Sue Cooke, CEO of the 3M Buckley Innovation Centre (3M BIC), a subsidiary of the University of Huddersfield, shares why life science businesses struggling for lab space should explore what the North of England has to offer when it comes to high growth, strong talent pools, and available space.
Life sciences have experienced accelerated growth in recent times, and the sector looks set for further expansion with increased investment and advances in scientific discovery and techniques.
The progressive impact of the pandemic, a continuing ageing population and the emergence of new and innovative start-ups have also contributed to its evolution.
High growth in the sector, however, has brought on an increasing demand for lab space, and as the sector looks set to have a bigger impact on the UK economy, available space is struggling to keep up.
Lack of suitable space, particularly around The Golden Triangle, is putting the UK at risk of losing innovative life science companies as they seek alternative lab space overseas, such as the US, hindering the growth of the UK sector.
The pressure is on, therefore, to safeguard and sustain the future infrastructure of the UK life sciences sector.
Converting offices to lab space
We are already seeing vacant office, retail, and warehouse spaces - victims of the pandemic as companies downsized or moved away from permanent office space – being creatively repurposed into laboratories.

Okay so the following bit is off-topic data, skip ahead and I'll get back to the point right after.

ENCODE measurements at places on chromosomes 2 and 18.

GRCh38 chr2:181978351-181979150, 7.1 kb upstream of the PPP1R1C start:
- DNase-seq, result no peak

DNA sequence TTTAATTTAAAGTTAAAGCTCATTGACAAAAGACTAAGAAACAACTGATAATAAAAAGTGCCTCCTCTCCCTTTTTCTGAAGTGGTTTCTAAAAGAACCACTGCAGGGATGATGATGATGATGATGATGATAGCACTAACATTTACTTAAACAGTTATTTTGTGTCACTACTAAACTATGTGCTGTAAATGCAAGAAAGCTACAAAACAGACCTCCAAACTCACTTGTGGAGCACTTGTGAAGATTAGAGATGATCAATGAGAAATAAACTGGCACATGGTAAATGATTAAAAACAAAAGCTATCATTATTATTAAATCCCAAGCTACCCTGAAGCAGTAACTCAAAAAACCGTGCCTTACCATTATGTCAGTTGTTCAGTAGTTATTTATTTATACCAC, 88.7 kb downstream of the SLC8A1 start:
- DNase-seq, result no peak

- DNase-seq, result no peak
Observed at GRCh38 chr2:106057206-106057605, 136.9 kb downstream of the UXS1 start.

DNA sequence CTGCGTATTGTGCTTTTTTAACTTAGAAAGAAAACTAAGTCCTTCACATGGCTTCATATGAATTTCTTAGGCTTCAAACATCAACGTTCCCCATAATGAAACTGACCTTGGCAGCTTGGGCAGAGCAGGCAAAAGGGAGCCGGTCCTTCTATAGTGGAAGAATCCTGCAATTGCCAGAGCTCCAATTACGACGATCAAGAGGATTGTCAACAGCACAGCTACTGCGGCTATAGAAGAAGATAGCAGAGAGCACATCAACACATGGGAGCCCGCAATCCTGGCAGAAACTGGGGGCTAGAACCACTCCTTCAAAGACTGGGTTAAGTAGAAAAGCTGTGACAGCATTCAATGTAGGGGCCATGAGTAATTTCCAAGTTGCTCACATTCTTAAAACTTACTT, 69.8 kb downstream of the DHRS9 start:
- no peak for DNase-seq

Landlords and developers are also maximising on the demand to create temporary, short-term flexible lab space to fill the gap.
But repurposing space for labs or developing new can be costly due to complex fit-out requirements, as well as navigating compliance and legislation.
Investment for UK innovation clusters
Life science companies that are struggling for lab space are also being encouraged to consider exploring opportunities further afield.
Over a decade ago, the University of Huddersfield saw a gap in the market to provide start-up and grow-on space for businesses and built the 3M Buckley Innovation Centre (3M BIC). Part of the 3M BIC’s vision was to provide laboratory facilities for research and development, enable businesses to collaborate with the University’s research capabilities, as well as spin-in and spin-out.
We have several labs that currently house organisations within formulation testing, metrology, nuclear and non-destructive testing in extreme environments, including Surfachem, Kromek, NPL and Ionix. We even expanded our lab offering during the pandemic, converting a large open-plan office space to create two new, large lab spaces and smaller offices, having identified a growing need for lab space
More innovation clusters and incubator spaces like the 3M BIC, linked to world-class universities and research centres, are emerging to support evolving life sciences businesses and provide much-needed lab spaces. Not just in the North but all over the UK, all of them boasting high growth potential and strong talent pools.
Earlier this year, Science Minister George Freeman set out his vision to make Britain a “science superpower and innovation nation” and play a leading global role in research and technology. Plans include sourcing further investment and unlocking industrial and public funding to fuel the growth of these innovation clusters across the UK, as well as bolster business and academic collaboration.
Although The Golden Triangle has a strong global reputation as a hot spot for life sciences due to its location, growing organisations looking for a new base, an additional site or to co-locate, should look beyond and explore what the rest of the UK has to offer in terms of research, technology, talent and lab space, if we are to empower an “innovation nation”.
For more information about available Lab Space at the 3M BIC, head here.